Who is Sarah Palin?
I wrote this about her about three weeks ago:
The only Republican VP contender that scares me is Alaska Gov. Sarah Palin. Or should I say, scared.
Many don't have a clue who she is, but her national profile is growing. Due to her effortless charisma, strength and frankly, fantastic looks (I'm a sucker for a girl in glasses), Palin was a cinch as the female VP candidate that would say three things to voters: 1) McCain's no sexist; 2) The GOP isn't a bunch of White fuddy-duddies - here's our new face, and 3) Hillary Holdouts, the water's warm. Jump on in.
I said then that I didn't believe that I should be scared anymore because she gave Barack Obama major props for his energy policy. But even now that John McCain has chosen her as his vice-presidential candidate, I'm amused that I seem to have so many more reasons not to be scared of her candidacy.
There are so many red flags for the public (and many conservatives): the fact that she apparently does not believe global warming was caused by human beings, is militantly anti-abortion, believes that creationism should be taught in schools, was for the earmark-from-hell "Bridge to Nowhere" before she was against it, is a bit of a libertarian, supported gay rights issues, supported Pat Buchanan for the presidency in 2000 (not W.), sparked a J or two, implemented a windfall profits tax on oil companies, and as noted above, overtly complimented Barack Obama on a position that McCain opposes, once hired a sexual harasser without proper vetting and is embroiled in a scandal in her native Alaska involving an improper firing. Oh, and she also hates polar bears for some reason.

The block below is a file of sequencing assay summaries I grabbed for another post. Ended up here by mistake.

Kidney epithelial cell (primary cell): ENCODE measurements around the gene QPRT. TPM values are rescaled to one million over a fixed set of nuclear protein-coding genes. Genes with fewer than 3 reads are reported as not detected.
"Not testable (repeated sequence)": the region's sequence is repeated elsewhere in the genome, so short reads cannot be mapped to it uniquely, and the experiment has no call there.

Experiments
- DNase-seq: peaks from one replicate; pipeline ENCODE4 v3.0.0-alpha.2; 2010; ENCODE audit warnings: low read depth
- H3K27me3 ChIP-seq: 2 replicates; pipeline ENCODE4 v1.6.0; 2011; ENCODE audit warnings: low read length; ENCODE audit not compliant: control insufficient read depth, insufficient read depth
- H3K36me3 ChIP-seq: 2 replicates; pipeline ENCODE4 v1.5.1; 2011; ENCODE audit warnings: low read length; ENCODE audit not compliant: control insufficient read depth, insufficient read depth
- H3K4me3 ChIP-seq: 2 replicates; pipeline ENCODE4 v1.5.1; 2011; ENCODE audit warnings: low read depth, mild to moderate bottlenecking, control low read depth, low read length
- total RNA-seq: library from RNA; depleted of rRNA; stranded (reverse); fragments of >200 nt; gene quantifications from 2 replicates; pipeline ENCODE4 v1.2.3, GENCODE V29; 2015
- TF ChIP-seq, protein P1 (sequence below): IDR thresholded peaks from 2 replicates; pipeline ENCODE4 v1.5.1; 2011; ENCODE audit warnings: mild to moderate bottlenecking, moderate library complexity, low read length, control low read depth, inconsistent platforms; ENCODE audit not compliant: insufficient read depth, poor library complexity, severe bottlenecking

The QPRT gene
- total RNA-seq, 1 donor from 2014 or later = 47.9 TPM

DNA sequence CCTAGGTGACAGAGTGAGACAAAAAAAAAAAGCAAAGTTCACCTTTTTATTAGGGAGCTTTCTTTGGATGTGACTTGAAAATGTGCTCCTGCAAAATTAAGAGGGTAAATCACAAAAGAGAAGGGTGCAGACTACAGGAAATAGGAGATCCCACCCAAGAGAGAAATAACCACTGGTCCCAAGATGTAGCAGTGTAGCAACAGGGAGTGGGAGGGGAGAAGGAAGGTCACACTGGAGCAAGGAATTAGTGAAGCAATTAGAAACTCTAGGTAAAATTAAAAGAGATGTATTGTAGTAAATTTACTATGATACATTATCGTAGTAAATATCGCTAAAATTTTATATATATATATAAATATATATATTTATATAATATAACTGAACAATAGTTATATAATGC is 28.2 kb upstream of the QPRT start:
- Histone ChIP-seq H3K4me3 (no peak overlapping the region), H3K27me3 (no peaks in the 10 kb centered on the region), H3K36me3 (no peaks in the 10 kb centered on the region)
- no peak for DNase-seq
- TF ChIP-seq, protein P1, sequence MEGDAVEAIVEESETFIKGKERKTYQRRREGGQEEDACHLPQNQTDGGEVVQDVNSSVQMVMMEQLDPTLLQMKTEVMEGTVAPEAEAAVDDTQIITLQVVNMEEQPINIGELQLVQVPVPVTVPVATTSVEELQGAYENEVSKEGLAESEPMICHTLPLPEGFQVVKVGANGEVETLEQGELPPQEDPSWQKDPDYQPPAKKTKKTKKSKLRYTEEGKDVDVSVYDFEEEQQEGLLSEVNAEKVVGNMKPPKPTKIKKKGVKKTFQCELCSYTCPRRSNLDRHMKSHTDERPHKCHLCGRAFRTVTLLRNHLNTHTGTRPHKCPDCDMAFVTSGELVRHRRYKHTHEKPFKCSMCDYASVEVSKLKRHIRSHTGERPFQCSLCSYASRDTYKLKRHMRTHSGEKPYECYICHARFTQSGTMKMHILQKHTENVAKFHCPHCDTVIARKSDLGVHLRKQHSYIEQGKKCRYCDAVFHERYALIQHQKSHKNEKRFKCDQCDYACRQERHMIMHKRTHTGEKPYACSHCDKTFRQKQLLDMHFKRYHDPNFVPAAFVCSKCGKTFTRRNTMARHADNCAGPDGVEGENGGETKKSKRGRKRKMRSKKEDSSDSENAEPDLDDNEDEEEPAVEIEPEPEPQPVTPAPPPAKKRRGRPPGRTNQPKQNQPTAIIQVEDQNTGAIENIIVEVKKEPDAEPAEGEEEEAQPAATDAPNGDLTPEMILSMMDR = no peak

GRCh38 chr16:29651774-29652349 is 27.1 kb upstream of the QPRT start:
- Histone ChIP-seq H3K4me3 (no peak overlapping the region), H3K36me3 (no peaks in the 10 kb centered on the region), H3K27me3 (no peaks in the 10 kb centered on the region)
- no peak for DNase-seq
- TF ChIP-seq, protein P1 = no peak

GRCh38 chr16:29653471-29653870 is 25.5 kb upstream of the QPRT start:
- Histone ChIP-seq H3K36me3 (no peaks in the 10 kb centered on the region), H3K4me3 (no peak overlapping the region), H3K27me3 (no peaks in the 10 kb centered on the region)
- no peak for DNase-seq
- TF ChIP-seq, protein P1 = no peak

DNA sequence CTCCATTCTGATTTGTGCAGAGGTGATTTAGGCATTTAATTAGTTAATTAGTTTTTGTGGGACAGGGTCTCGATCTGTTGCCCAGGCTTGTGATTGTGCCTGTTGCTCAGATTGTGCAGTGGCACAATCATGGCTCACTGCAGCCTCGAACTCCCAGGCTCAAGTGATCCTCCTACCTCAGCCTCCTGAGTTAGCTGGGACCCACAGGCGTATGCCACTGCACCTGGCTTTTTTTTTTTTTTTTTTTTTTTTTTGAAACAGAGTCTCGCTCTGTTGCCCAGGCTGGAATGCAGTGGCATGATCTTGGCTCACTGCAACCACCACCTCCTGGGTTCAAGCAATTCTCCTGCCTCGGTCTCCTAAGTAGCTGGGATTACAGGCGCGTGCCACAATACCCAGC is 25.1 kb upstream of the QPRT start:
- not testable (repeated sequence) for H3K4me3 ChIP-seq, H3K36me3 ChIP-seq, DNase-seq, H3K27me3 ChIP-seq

Surprisingly enough, all of that wasn't enough to deter McCain. Palin has some truly serious demerits that the McCain campaign, in their haste to mitigate the praise for Obama's speech on Thursday, may not have considered carefully.
First is the fact that the very argument that was most likely to sink Obama was effectively taken off the table today. That is the question of experience.
The 44-year-old mother of five (more on that in a minute) is in the second year of her first term as governor. Yes, this does give her the only "executive experience"on either of the tickets filled otherwise with senators. But Sullivan, who was on fire on this topic yesterday, makes a great point to defuse that meme:
So ask yourself: could Sarah Palin have run a national election campaign against, say, a machine as powerful as the Bush family, and won? Does she have the skill set to construct a campaign that would actually have brought her to the nomination herself? I find the comparison with Obama ludicrous. But it will be made.
Alaska has a population around 600,000. That's less than the population of my adopted hometown of Philadelphia, as well as several other American cities. Yes, she was a mayor of a small, small Alaskan town before this, but if McCain wants America to truly believe that this is the most qualified person to be President of the United States in the event that he, a 72-year-old cancer survivor, might be unable to fulfill the duties of the office for whatever medical reason - they have even less respect for the American public than I thought they did. It is utterly irresponsible for McCain to have made this nomination for this reason alone. It is, as Sullivan stated, a move lacking the seriousness that the selection merits:
Yes, we knew McCain had an ego. We never quite appreciated how vast it was. Yes, Obama is inexperienced in foreign policy. But at least he has thought seriously about it. Do you really believe that Sarah Palin understands the distinctions between Shia and Sunni, has an opinion about the future of Pakistan, has a view of how to exploit rifts within Tehran's leadership, knows about the tricky task of securing loose nuclear weapons? Does anyone even know if she has ever expressed a view on these matters? Here's a bleg: can anyone direct me to any statement she has ever made about foreign policy?